The first thing that made me want to start blogging was a picture on page 117; it’s in black and white in the book, but you can see it in glorious color towards the end of the excerpts page. It shows a Greek moving van blazoned with the word ΜΕΤΑΦΟΡΕΣ [metaforés], which is the normal Greek word for ‘moves, removals’; as Deutscher says, “meta-phora is Greek for ‘carry across’ (meta = ‘across’, phor = ‘carry’). Or to use the Latin equivalent, meta-phor just means trans-fer.” I used to see such signs in Astoria (the heavily Greek part of Queens where I used to live), and I’d point them out to whoever I was walking with and explain that “metaphor” is a basic everyday word in Greek; I’m delighted to be able to send everyone to this picture (and get a nostalgic thrill myself).

  10. I’ve read elsewhere that ‘provenience’ is a word found only in Websters. It’s not a real English word.

    I think the person who wrote that (and it was a long time ago) might have had a bee in their bonnet. ‘Provenance’ and ‘provenience’ appear to be used in totally different areas. See this post:
    https://www.thoughtco.com/provenience-vs-provenance-3971058

  11. Looks like I screwed up the link. Translation of De Oratore; the commentary I mentioned above.

  12. Wikt seems to be the only dictionary that distinguishes between them:

    The term provenience in archaeology/archeology has largely replaced provenance in order to distinguish and clarify the issue of “findspot” from “ownership.” Provenience most frequently refers to the in situ location at the time of archaeological discovery (“the provenience of an artifact”), while provenance is customarily used by historians, museums, and commercial entities to refer to chain of custody, ideally from the time of origin to the current location in museums or private collections.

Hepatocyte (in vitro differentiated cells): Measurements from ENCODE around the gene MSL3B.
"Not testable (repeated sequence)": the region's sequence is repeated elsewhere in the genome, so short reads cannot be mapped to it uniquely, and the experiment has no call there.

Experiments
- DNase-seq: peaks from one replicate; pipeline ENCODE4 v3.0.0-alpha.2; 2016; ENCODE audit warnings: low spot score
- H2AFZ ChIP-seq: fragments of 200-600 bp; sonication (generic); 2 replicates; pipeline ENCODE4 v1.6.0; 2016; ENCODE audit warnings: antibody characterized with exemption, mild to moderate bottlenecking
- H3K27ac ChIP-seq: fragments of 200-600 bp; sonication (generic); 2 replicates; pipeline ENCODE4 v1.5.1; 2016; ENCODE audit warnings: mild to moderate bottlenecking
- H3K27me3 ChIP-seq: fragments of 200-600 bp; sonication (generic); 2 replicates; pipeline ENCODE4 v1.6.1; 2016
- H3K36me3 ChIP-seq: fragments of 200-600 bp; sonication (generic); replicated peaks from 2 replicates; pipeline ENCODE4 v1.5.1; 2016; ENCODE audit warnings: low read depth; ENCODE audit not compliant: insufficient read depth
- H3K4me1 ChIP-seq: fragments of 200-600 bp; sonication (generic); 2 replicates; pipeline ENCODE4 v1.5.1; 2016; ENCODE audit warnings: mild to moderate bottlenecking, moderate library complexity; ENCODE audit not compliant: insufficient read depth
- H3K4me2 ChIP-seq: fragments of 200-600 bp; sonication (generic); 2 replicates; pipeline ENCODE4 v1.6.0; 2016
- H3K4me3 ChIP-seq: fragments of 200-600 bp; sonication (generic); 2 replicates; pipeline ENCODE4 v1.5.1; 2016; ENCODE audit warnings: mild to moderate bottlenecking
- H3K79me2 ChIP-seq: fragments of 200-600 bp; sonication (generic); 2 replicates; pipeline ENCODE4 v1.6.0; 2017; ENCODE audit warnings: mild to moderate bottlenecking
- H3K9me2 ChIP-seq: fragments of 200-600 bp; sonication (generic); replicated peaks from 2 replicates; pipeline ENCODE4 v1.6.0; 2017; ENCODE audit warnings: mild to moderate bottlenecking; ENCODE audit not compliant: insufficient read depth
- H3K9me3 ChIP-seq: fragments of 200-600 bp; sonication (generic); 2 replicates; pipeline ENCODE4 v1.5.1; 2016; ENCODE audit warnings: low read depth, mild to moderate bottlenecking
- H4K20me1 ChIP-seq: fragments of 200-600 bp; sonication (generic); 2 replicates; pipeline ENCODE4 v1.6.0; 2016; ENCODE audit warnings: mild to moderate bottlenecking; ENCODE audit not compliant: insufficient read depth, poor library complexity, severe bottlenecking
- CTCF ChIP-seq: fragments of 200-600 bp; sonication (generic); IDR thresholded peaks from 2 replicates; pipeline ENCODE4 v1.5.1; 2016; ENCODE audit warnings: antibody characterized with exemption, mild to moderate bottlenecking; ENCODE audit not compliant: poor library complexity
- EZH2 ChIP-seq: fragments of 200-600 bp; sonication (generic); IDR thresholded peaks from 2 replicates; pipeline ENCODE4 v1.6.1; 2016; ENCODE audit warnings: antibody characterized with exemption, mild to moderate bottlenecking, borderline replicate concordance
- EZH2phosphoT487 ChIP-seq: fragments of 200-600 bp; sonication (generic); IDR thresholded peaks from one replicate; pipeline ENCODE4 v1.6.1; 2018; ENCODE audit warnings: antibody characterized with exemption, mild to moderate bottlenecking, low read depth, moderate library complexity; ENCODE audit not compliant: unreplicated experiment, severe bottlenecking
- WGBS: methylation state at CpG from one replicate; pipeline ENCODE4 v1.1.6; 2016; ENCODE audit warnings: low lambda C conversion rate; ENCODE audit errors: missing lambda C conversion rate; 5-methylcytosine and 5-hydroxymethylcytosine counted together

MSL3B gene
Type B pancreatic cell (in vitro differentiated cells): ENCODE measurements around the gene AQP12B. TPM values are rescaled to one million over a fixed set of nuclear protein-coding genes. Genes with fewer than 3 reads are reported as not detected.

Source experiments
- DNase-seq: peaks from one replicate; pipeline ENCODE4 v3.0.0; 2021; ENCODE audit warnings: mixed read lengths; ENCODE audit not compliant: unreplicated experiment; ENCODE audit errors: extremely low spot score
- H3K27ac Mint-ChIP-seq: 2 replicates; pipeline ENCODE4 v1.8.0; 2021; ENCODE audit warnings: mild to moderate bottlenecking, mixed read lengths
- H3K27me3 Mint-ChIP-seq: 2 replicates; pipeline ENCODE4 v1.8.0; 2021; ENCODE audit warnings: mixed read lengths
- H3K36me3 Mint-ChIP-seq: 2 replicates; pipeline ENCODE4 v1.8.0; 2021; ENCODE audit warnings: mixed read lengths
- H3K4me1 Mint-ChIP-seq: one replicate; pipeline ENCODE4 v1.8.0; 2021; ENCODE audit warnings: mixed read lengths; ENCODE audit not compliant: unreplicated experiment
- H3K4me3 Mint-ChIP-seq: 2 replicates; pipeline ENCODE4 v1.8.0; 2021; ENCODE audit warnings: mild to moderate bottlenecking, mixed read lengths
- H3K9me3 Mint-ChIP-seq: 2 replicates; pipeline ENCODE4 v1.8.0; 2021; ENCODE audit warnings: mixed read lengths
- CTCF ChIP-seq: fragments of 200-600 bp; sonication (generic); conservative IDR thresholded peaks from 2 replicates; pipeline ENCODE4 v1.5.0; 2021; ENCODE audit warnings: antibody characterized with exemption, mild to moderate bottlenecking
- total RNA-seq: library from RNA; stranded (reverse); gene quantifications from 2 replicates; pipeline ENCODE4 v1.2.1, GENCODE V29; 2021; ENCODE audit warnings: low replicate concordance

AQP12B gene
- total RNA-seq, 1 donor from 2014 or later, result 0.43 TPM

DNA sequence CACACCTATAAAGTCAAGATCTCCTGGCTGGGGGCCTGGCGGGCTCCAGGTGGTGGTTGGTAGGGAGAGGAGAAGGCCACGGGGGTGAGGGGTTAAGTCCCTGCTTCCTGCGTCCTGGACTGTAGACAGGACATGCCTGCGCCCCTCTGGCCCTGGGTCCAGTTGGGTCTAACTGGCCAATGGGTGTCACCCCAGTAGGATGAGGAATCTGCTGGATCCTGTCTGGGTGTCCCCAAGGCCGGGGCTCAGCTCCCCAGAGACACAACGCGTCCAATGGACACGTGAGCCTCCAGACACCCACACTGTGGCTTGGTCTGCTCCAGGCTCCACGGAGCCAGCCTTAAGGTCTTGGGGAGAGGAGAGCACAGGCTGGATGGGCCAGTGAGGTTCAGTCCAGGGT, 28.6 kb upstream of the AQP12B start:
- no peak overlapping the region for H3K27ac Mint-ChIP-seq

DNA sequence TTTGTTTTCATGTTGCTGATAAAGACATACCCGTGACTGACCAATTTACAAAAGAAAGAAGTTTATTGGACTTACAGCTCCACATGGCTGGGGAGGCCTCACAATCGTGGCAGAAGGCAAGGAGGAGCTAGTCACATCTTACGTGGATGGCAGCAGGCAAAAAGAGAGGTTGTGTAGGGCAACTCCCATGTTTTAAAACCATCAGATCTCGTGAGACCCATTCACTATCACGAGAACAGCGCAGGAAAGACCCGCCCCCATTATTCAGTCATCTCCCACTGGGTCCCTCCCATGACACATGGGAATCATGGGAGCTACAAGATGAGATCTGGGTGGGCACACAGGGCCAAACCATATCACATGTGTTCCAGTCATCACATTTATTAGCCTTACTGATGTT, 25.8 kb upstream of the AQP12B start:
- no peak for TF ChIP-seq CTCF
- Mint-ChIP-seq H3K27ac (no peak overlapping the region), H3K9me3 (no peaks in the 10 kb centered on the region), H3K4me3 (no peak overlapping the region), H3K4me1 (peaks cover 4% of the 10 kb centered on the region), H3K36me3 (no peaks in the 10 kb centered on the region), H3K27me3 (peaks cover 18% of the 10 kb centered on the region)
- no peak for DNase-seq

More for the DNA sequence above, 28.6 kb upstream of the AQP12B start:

At any rate, it’s clear that provenance is by far the older term, and provenience a semi-arbitrary alteration of it.

  13. At any rate, it’s clear that provenance is by far the older term, and provenience a semi-arbitrary alteration of it.

    The first clear instance of provenance in this sense is from 1861 (C. W. King Antique Gems 80 “Supposing this statement as to the provenance of the hoard to be essentially true”), that of provenience from 1866 (Trans. Connecticut Acad. Arts & Sci. 261 “A seal, the provenience of which is unknown, dating from the fifth or sixth centuries”). I’m not sure “by far the older” really describes the situation.

  14. Stu Clayton says:

    The quoted passage from Wikt displays uncertainty, or perhaps ignorance, as to the meaning of “ownership”, which later is called “custody”. The proper term is “possession” if you’re going to dabble in legal terminology.

    “Provenience”, nowadays at any rate, recommends itself as a mishearing, and then ignorant conflation of “provenance” with “convenience”. Even “findspot” is better than that.

    “In situ location” is mere copyeditor bait. Ahoy polloy !

  15. Wikt also says that the Proto-Germanic cognate of provincia is *frawjǭ, which has few surviving reflexes: OE had frēa ‘lord, king’ and frēo ‘free; noble’, and German has Fron ‘socage, hard work’ and Fronleichnam ‘Corpus Christi’.
    The female equivalent has survived better; it’s German Frau, Dutch vrouwe “woman, wife”, originally “lady”. The old sense is still visible in church names like Frauenkirche, Unserer Lieben Frau , which are dedicated to the mother of god, but most speakers aren’t aware of that. “Fron / Fronarbeit” is a literary word, and most people don’t understand the meaning of “Fron-” in “Fronleichnam” either, linking it to froh “happy” instead, leading to a jocular translations into English as “happy cadavre day”.

  16. Stu Clayton says:

    All it means is “body of the Lord”, thus corpus Christi as you say.

    Fronleiche might be mistaken for Frauenleiche by the less rootsavvy.

  17. Stu Clayton says:

    Or for Mariacronleiche.

  18. With *wink going all the way back to PIE, and present and commonplace in Latin, it may be folk etymology, but surely the folk were already explaining it that way when the Romans founded Narbo, with any other etymology already so ancient that noone was aware of it.

  19. the Latin word provincia cannot be traced back any further

    Per a fake etymology I penned sometime ago, it’s clearly cognate with Indic pradesh, from a PIE form roughly reconstructible as *prodʰeyḱh₂- ~ *prōdʰiḱh₂- (with a nasal infix added in Latin and Grassmann’s Law of *dʰ…ćʰ in Indic); -v- for expected *-b- is probably a Vulgarism.